The district uncovered mold and structural problems in five out of six of the district's buildings. In Autumn 2021, the district learned the cost to repair the old school buildings would be more than half the school’s value. According to California School Facility Guidelines, if the repairs exceed 50% of the value, it makes more sense to rebuild rather than repair the school; the district would then qualify for new construction funding. The school board opted to spend $32 million to rebuild the impacted campus. In the interim, Weed Elementary School teachers will continue to conduct classes in modular buildings. We requested a loan from SCOE in October 2021

— the same month the district broke ground on the new campus. The county said it did not have the money, so the district kept borrowing from its reserves.

Fast forward to March of this year, and the county finally offered the district a short-term loan (after they declared us broke) to pay bills that they had frozen based on their faulty assumptions. We declined their offer because we have sufficient cash flow, yet they insisted that we accept a line of credit from them to deal with “health and safety concerns” that they did not specify. A subsequent meeting with all parties resulted in agreement that the line of credit and loan were not needed. Again, we were dealing with a manufactured fiscal crisis that could have been averted through a respectful process of open communication by SCOE.

Weed Union Elementary School District is now embroiled in an audit being conducted by the state’s Fiscal Crisis Management Assistance Team (FCMAT) and delays by SCOE in getting our contractors and vendors paid on time for the work they are doing to build our school. From the District perspective, SCOE is abusing its discretion over matters related to the financial stability of our District and it is obvious that they have a personal vendetta against the WUESD administration.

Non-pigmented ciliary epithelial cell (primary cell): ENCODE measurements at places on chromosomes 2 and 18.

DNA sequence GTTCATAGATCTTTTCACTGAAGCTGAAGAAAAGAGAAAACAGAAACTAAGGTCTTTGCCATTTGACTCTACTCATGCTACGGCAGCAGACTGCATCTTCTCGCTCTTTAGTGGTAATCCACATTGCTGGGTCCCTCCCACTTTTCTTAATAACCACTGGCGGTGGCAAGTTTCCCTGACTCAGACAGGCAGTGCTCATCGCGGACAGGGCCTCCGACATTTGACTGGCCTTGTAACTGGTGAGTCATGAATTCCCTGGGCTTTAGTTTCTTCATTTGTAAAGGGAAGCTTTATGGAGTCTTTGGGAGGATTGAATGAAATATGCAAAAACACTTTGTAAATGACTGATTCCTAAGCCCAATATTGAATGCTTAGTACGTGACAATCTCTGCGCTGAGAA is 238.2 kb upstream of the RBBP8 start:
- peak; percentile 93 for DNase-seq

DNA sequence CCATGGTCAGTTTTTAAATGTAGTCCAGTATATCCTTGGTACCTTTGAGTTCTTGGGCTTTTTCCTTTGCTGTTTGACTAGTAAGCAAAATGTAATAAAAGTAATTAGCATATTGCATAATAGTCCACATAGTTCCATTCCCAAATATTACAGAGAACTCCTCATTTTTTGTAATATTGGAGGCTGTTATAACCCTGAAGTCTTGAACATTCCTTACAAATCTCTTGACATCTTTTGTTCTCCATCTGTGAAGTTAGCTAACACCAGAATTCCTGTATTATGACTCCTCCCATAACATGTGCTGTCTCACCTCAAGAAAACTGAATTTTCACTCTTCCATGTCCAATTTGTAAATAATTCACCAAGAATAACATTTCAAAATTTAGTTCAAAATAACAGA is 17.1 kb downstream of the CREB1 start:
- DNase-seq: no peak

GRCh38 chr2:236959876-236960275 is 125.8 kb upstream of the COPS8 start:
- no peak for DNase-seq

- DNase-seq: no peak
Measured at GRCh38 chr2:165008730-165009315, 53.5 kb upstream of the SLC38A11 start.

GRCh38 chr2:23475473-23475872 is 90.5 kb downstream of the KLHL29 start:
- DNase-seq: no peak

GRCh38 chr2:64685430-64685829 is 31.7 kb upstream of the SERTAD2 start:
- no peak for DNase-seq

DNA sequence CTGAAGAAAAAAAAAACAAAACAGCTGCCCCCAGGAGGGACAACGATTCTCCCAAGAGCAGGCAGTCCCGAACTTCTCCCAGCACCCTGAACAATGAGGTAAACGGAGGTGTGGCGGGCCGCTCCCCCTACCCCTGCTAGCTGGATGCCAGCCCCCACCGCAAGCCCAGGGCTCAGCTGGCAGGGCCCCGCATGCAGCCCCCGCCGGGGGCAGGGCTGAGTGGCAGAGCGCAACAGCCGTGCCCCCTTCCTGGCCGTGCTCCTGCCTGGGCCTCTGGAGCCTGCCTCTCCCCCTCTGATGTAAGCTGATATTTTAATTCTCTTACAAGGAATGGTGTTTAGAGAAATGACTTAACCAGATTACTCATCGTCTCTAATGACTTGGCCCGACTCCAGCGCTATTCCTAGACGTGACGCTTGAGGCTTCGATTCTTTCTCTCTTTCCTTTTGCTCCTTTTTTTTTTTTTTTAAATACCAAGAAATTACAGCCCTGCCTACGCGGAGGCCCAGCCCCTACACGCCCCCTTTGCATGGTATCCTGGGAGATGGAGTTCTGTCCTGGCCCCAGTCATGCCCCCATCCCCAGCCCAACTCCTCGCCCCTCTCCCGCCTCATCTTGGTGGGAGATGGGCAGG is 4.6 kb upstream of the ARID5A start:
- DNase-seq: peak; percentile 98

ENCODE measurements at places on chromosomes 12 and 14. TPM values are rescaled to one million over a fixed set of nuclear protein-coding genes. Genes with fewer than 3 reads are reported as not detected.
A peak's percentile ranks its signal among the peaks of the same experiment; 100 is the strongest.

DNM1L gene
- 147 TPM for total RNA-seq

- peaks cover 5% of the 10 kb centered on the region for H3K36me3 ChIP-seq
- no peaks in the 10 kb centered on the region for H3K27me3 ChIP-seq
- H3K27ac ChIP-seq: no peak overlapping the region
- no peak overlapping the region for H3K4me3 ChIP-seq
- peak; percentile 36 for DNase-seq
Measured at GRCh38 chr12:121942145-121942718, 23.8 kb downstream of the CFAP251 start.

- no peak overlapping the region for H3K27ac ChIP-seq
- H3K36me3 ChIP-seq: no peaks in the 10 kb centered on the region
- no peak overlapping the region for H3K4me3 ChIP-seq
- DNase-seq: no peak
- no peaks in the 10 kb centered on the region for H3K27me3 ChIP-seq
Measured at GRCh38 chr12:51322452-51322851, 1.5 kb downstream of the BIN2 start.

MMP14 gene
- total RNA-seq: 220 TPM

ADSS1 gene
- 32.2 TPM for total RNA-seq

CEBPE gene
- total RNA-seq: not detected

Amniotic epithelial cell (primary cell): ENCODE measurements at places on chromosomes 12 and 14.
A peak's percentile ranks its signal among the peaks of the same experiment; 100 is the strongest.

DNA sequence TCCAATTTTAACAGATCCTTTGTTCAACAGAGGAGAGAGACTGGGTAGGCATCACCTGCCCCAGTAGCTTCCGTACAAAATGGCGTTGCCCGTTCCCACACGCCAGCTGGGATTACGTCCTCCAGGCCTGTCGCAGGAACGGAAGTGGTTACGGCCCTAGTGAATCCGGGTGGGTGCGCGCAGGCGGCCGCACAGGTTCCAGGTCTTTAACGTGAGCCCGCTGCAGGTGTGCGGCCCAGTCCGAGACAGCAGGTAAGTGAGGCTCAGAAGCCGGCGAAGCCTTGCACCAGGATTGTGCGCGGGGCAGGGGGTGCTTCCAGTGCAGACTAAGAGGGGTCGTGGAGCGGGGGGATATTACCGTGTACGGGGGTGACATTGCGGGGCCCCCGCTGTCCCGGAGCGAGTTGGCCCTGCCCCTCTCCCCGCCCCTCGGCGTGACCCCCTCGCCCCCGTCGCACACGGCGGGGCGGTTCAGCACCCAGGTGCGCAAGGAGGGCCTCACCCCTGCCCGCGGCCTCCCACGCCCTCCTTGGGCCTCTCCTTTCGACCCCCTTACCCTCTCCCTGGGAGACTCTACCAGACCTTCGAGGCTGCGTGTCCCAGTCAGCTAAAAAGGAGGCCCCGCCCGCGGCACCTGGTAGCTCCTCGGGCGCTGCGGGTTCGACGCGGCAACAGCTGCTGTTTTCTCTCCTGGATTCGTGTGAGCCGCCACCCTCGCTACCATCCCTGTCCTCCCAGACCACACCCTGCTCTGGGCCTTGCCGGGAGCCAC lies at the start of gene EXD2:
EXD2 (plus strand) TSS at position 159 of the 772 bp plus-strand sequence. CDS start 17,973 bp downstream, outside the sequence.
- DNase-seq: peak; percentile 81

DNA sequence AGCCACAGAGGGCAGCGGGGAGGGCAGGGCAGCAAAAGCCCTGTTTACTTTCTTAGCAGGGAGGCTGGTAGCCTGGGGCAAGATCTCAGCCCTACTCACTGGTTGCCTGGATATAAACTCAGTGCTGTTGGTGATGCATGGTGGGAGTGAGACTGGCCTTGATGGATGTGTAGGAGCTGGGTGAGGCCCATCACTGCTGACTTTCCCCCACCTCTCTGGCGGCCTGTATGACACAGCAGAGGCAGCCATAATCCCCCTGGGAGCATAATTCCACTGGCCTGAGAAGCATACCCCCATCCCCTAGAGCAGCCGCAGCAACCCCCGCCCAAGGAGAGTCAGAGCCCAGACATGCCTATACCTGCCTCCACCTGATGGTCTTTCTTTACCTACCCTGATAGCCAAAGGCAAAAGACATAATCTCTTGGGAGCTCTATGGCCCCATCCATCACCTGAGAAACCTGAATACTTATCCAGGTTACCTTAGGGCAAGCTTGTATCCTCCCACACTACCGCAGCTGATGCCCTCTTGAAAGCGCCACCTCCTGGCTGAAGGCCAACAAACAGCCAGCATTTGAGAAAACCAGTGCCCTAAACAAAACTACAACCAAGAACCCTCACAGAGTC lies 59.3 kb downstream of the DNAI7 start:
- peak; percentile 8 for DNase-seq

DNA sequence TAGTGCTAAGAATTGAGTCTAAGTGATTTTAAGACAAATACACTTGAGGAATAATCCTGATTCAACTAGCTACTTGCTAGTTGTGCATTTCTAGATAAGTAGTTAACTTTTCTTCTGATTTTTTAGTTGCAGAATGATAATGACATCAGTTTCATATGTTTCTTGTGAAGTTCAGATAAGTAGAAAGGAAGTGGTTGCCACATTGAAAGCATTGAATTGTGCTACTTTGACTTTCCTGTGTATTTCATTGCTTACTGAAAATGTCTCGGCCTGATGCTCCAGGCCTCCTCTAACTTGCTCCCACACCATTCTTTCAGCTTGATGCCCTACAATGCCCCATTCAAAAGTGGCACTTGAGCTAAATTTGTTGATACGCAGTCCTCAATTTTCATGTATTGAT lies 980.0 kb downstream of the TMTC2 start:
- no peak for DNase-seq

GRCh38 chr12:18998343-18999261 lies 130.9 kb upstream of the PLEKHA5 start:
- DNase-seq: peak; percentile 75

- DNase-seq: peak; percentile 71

In fact, in discussions with the FCMAT oversight team, we have clearly demonstrated that in the past four months we have restored our reserves to 13% and re-hired employees that were threatened with layoffs. It is ironic that the same $626,762 that SCOE failed to reflect in our budget equals about 12% of our overall budget. In other words, SCOE was the reason we had to dip into reserves to continue moving forward with the construction process for our school. It is also ironic that SCOE was the subject of a similar FCMAT audit less than a year ago in which the state watchdog agency said SCOE “is failing” to adequately do their job for the citizens of Siskiyou County. To quote the report:

“In the area of business services, the Siskiyou County Office of Education (SCOE) is failing the districts in the county. Internal operations at SCOE are strained due to the interactions with the business office. Due to a culture of disfunction and intimidation brought on by the business office leadership, even the simplest task becomes a hurdle.”

To find the quoted report, please access using the following URL address: (Page 9, 1st paragraph)

We do not want to be at odds with the county office of education. Instead, we welcome the opportunity to be their partner in serving the educational needs of our incredible community. The District is committed to fully cooperating in this oversight process. We welcome the review and believe firmly that our financial practices and decision-making will be vindicated.

At this stage, a meaningful course of action needs to be charted out of SCOE’s bureaucratic overreach that does not just involve defaulting on existing contracts and does not create a situation whereby construction funding is delayed or jeopardized altogether. We must immediately create an atmosphere of professionalism, mutual respect, and clarity of purpose.

The communities that make up Weed, California, especially our students, deserve better! WUESD is an exceptional, well-run school district and we do not deserve misrepresentations by SCOE to the public that we are not.